In the war on terror, the worst defense is a bad offense.

In the war on terror, the worst defense is a bad offense.

In the war on terror, the worst defense is a bad offense.

Politics and policy.
Sept. 9 2004 6:42 PM

Wrong-Way Bush

In the war on terror, the worst defense is a bad offense.

Tricky Dick
Tricky Dick

Seventy-five years ago in the Rose Bowl, a University of California football player named Roy Riegels picked up a fumble by the opposing team, spun around, and started running for the end zone. Unfortunately, he was heading the wrong way. He ran with such purpose that people in the stands, including the play-by-play announcer, doubted their own sanity. When a teammate tried to stop him, Riegels—who would go down in history as "Wrong-Way Riegels"—shook him off. He was a man on a mission.

William Saletan William Saletan

Will Saletan writes about politics, science, technology, and other stuff for Slate. He’s the author of Bearing Right.

This is what's now happening in Iraq and the presidential campaign. President Bush and Vice President Cheney are framing the election as a choice between playing "defense" and going on "offense" in the war on terror. The attacks of 9/11 presented the United States with a grave new challenge. Bush picked up this football and started running with it—toward Iraq. But Iraq wasn't among the states closely linked to 9/11 or al-Qaida. Nor did it have the weapons of mass destruction Bush advertised. We've spent more than 1,000 American lives and close to $200 billion running the wrong way.


Here's how Cheney put the argument three days ago:

We also have gone on the offense on the war on terror. But the President's opponent even seems to object to that. Senator Kerry has even said that by using our strength, we are creating terrorists and placing ourselves in greater danger. But that is a fundamental misunderstanding of the way the world we live in works. Terrorist attacks are not caused by the use of strength. They are invited by the perception of weakness.

And here's how Bush put it a week earlier:

We have a difference of opinion on the enemy, it seems. My opponent said that going to war with the terrorists is actually improving their recruiting efforts. The logic is upside-down. I think it shows a misunderstanding of the enemy. See, during the 1990's, the terrorists were recruiting and training for war with us long before we went to war with them. They don't need an excuse for their hatred. It is wrong to blame this country for staying on the offense. See, we don't create enemies and terrorists by fighting back; we defeat the terrorists by fighting back.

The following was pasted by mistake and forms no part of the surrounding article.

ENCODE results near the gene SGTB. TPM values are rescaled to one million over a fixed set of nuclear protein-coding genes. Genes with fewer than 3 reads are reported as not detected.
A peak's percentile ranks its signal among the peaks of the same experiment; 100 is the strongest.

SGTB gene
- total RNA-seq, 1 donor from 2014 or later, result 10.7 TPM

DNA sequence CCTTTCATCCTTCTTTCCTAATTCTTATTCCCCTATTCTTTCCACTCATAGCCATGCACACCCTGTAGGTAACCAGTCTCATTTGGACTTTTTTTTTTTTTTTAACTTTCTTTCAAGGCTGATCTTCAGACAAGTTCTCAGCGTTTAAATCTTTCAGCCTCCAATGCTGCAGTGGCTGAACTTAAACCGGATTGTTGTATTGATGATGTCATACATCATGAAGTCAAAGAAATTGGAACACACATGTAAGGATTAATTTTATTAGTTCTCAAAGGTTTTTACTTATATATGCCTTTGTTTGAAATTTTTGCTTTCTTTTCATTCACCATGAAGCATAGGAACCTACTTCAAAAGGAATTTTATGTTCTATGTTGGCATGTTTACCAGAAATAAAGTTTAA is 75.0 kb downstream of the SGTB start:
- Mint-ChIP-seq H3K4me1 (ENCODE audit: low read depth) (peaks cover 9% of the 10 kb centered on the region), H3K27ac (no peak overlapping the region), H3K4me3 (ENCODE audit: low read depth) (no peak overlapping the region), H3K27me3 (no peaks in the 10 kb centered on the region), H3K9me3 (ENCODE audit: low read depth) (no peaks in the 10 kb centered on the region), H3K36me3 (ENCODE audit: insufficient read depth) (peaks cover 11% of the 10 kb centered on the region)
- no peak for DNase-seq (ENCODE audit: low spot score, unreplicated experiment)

Those two quotes encapsulate the central question of this election. In the Bush-Cheney worldview, all foreign adversaries blur into one: "the enemy." All U.S. options simplify to two: "offense" or "defense." Going on offense shows "strength" and defeats the enemy. If the president starts running with the ball, and you criticize him, you show "weakness" and invite terrorism.

But what if there's more than one enemy? What if the enemy we're "fighting back" at isn't the one that struck or threatened us? What if the president turns away from the team that was trying to score on us, and he starts heading for another team that's sitting in the stands, behind our own end zone? What if his "offense" is losing yards with every stride?

That's the lesson of three years of investigations. The 9/11 commission has found "no evidence" of "a collaborative operational relationship" between Iraq and al-Qaida. Bush's handpicked chief weapons inspector, David Kay, says there "were no large stockpiles of WMD." What has this diversion done for the war on terror? A year ago, U.S. intelligence officials told reporters that "as much as half of the intelligence and special forces assets in Afghanistan and Pakistan were diverted to support the war in Iraq." While we've been bogged down in Iraq, Iran has revved up its own nuclear program, and North Korea has acquired the fuel for as many as eight nukes.